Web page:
For American Samoa, Faleomavaega said the U.S. Treasury would send a check of an estimated amount and ASG must have a plan approved promptly to disburse the money quickly. He said by enclosing a copy of the House language and bringing this to the governor's attention prior to this legislation being signed into law, "I am confident that your office and the Fono will be able to do what is necessary to make sure our people receive the rebates and credits they might be owed."

Faleomavaega said that given that many of our people live below the poverty level and our per capita incomes are well below the national average, making these tax rebates and child tax credits available for our residents without our local treasuries being responsible for the pay out is critical to protecting our fragile economies.

"While some have been critical that our people are receiving the same rebates as those living in the U.S. who pay federal income taxes, the fact is our men and women fight and die for our country, too. We are also confronted with the same, if not worse, economic challenges facing the U.S. economy including high prices for gas, food, and shelter," he said. "The economy is affecting all of us but, as a result of this economic stimulus package and the new direction our country is taking, we remain hopeful that we can turn this Nation around and make America great again.

In a separate letter, Faleomavaega informed Togiola that he has introduced legislation to halt escalator clauses in the federal minimum wage law for American Samoa and CNMI.

The bill, H.R. 5154, is based on a determination by the U.S. Department of Labor that while the first 50-cents wage hike was not harmful to economies of American Samoa and CNMI, the escalating increases could be harmful.

The first 50-cents increase was implemented in the territory on July 24, 2007. The federal minimum wage law mandated an automatic increase, or escalator clause, of 50-cents per hour every year thereafter until 2014 for American Samoa, and 2015 for CNMI.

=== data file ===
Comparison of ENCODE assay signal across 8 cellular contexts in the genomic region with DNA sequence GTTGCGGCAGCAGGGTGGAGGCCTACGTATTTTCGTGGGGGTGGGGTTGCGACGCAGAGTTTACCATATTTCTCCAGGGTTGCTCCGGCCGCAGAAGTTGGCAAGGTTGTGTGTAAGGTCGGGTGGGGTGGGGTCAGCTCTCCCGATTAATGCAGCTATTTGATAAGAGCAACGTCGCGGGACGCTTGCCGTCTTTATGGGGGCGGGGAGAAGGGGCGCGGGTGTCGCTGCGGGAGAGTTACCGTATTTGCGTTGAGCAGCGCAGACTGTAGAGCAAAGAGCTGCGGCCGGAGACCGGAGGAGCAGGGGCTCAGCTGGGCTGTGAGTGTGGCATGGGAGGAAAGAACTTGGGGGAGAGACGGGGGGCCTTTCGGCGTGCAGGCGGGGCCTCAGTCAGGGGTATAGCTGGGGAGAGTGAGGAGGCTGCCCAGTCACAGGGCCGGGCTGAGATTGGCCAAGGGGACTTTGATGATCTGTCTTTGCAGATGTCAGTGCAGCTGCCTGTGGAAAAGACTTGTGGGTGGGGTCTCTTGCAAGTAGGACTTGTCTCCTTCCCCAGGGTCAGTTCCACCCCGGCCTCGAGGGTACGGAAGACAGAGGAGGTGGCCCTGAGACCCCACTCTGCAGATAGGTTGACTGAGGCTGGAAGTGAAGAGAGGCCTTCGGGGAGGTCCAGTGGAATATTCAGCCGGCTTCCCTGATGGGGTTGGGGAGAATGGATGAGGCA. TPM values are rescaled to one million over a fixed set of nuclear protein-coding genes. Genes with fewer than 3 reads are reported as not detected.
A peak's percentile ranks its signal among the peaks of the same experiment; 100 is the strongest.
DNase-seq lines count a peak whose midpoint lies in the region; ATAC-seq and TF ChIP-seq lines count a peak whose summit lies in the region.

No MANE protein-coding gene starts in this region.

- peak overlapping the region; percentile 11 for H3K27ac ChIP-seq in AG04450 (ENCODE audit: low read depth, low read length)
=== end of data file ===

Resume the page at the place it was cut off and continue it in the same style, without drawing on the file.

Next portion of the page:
Faleomavaega said that DOL report, which was sent to Congress last week, supports what he has been saying from the outset: that our economy cannot afford automatic increases in minimum wage.

The DOL report states that the closure of the two canneries would eliminate a total of 7,825 jobs from the American Samoa economy.

"Automatic increases could lead to the closing of both canneries. Given that our economy has not been diversified, we cannot afford for our canneries to pack up and leave," said Faleomavaega. "This is why we have worked together to provide our canneries with the local and federal incentives they need to stay in American Samoa."

He said by way of our mutual cooperation and based on the findings of the DOL study, he is confident that the Governor's Office, his office together with the Fono, can send a unified message to Congress requesting enactment of H.R. 5154 which will protect American Samoa's economy and, at the request of Governor Ben Fitial, will also include CNMI.

"While I appreciate your thoughts regarding minimum wage as expressed in your letter of December 27, 2007, it was necessary for the DOL to issue its report before a bill could be introduced as Congress would take no action without knowing the findings of the Bureau of Labor Statistics," the congressman told the governor. "As you know, my position has always been to introduce legislation as quickly as possible upon the release of the DOL report, and I am now enclosing H.R. 5154 for your information."